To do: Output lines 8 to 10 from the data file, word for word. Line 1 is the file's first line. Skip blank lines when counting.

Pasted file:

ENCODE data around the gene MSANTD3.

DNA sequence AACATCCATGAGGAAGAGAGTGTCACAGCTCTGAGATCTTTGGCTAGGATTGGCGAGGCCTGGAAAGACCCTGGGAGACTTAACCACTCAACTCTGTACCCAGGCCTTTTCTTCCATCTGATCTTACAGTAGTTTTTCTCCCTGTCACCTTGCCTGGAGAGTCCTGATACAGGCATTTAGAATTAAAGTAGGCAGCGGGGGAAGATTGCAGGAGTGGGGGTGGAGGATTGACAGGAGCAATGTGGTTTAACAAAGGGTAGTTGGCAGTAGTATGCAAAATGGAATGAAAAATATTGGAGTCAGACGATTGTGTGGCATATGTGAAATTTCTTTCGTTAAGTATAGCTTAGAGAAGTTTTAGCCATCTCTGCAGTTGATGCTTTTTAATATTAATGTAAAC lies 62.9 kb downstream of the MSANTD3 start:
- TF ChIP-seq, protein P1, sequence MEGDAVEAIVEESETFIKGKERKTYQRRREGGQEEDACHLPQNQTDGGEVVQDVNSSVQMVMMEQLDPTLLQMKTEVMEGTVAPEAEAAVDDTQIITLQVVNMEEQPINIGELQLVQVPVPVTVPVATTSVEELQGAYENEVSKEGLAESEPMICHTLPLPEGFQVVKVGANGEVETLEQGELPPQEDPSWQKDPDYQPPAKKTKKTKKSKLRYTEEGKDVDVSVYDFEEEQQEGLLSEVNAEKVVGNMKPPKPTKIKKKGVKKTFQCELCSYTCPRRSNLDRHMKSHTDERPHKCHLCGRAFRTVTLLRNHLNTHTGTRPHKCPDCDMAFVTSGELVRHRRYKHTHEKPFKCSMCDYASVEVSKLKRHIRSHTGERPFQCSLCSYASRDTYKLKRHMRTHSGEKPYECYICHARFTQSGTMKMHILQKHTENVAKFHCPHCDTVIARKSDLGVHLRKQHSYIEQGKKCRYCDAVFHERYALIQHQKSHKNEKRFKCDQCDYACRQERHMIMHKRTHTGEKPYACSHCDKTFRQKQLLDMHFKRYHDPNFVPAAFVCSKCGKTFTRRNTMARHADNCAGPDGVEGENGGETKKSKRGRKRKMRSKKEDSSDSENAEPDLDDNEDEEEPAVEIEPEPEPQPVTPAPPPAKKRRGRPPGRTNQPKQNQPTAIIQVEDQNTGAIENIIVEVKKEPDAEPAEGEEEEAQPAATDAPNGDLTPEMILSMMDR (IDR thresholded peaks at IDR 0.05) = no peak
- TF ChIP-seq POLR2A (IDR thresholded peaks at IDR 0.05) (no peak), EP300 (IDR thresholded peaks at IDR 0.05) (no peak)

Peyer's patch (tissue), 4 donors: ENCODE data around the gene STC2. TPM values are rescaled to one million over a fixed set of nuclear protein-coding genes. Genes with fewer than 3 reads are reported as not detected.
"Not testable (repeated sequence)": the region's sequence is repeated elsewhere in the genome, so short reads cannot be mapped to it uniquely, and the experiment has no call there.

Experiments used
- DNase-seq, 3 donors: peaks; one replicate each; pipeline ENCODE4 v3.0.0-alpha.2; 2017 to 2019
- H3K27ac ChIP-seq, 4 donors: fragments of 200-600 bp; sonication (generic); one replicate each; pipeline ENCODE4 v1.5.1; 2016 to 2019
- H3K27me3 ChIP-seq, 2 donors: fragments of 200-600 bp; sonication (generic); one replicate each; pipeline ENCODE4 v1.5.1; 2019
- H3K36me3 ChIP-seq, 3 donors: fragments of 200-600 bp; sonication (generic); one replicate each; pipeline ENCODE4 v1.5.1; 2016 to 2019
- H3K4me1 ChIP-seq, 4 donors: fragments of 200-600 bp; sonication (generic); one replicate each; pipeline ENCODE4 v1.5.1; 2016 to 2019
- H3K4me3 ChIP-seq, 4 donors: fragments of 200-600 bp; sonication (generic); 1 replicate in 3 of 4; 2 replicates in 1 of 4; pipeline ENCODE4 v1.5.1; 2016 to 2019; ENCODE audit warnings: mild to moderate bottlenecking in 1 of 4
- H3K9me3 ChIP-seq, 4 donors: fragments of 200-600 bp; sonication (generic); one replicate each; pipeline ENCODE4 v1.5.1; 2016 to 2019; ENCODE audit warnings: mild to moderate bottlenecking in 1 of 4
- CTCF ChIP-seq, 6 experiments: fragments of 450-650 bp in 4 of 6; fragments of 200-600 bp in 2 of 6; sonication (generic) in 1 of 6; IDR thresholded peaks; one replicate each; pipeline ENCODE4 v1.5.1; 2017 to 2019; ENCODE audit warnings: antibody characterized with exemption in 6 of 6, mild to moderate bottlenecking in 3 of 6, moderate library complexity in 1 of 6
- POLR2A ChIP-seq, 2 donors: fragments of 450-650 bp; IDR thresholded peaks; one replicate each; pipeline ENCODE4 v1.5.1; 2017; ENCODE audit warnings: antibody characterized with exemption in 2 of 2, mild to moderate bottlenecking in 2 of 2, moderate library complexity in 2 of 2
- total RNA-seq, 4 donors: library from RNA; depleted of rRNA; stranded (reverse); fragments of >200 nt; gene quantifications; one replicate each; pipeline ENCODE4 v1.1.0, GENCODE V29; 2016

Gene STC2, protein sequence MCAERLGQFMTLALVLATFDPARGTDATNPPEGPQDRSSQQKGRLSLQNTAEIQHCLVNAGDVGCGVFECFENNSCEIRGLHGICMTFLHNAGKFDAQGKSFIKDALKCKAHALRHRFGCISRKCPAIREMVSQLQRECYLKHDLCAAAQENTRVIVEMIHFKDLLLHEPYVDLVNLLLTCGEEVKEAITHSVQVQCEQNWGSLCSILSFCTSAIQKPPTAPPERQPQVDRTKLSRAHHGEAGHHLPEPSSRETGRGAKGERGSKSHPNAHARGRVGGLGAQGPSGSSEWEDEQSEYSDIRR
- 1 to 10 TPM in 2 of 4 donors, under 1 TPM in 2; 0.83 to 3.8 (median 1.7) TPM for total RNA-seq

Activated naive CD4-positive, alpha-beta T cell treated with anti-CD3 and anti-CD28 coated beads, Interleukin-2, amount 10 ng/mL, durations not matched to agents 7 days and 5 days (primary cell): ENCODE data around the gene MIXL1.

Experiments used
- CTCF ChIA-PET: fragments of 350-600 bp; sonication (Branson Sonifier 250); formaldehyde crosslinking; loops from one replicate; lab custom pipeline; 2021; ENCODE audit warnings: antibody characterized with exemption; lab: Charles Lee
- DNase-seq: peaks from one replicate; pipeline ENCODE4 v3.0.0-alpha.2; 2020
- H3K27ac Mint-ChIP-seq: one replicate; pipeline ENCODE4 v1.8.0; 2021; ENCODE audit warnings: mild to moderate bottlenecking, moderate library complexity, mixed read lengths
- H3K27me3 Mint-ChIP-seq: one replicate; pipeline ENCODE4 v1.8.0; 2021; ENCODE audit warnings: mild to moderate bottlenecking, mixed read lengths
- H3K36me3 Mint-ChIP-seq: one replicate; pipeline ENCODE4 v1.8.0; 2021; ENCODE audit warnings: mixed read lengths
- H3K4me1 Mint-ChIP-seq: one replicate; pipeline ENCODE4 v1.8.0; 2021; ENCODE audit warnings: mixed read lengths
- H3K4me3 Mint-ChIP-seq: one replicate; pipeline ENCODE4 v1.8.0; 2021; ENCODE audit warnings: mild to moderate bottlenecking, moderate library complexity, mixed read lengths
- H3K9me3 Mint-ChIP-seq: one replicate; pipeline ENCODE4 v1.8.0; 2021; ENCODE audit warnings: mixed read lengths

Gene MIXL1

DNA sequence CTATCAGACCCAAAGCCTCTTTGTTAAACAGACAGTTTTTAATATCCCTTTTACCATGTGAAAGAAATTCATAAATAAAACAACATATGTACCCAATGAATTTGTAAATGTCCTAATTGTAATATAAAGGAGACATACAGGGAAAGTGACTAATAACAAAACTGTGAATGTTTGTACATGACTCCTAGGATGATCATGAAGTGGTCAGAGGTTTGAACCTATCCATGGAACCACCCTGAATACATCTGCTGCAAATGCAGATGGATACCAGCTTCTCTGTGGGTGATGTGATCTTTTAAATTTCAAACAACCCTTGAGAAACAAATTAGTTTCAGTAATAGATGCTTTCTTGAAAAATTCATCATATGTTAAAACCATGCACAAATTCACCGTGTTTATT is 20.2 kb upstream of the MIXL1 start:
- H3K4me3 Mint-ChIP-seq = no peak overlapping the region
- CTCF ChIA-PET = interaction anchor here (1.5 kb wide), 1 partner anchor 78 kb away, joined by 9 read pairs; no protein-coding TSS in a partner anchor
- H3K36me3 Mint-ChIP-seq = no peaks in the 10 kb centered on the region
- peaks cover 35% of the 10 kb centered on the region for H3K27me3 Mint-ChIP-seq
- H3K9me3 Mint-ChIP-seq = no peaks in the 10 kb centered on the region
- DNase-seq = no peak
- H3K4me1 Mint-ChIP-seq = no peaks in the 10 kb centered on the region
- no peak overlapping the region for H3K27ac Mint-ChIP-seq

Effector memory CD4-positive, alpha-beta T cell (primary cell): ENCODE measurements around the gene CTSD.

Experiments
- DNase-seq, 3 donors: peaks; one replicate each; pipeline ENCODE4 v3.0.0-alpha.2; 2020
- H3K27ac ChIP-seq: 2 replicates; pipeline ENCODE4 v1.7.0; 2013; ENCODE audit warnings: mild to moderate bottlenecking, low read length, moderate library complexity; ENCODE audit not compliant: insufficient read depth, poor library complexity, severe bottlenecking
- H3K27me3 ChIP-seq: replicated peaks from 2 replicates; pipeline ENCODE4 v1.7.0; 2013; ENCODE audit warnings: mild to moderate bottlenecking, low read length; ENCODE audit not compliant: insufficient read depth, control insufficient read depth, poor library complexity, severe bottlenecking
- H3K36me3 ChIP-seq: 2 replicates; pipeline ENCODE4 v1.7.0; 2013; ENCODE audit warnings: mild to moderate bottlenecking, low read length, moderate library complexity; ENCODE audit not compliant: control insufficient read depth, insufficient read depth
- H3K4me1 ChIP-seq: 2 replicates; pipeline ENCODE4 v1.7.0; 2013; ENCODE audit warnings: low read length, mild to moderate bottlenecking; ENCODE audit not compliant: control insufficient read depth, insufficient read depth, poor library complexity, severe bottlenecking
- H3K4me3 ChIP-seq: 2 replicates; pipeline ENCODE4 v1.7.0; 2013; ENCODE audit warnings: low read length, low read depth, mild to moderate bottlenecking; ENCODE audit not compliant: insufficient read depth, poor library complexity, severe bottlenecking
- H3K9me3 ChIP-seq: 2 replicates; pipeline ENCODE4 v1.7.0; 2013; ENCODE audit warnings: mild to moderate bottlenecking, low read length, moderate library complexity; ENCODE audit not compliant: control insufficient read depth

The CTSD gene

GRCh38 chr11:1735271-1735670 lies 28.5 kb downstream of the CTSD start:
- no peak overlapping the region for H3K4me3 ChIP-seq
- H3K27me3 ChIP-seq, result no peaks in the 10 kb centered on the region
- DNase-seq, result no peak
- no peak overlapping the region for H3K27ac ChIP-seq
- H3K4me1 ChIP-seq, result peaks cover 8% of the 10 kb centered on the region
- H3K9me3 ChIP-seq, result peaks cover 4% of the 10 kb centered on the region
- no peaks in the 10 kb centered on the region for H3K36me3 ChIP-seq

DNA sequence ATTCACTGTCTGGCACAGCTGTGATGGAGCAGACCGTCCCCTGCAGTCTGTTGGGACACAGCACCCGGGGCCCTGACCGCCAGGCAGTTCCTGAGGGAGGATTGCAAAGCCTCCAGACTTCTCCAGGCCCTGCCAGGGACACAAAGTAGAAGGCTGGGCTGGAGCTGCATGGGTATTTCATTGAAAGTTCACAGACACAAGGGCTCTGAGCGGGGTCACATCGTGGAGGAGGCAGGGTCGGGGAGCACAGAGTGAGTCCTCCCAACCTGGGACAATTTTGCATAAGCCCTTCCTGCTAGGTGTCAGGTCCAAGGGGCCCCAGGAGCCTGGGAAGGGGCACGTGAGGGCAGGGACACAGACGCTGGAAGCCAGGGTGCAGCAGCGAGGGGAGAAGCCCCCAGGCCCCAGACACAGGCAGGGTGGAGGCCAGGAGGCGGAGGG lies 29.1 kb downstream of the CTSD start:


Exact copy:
- DNase-seq, 3 donors: peaks; one replicate each; pipeline ENCODE4 v3.0.0-alpha.2; 2017 to 2019
- H3K27ac ChIP-seq, 4 donors: fragments of 200-600 bp; sonication (generic); one replicate each; pipeline ENCODE4 v1.5.1; 2016 to 2019
- H3K27me3 ChIP-seq, 2 donors: fragments of 200-600 bp; sonication (generic); one replicate each; pipeline ENCODE4 v1.5.1; 2019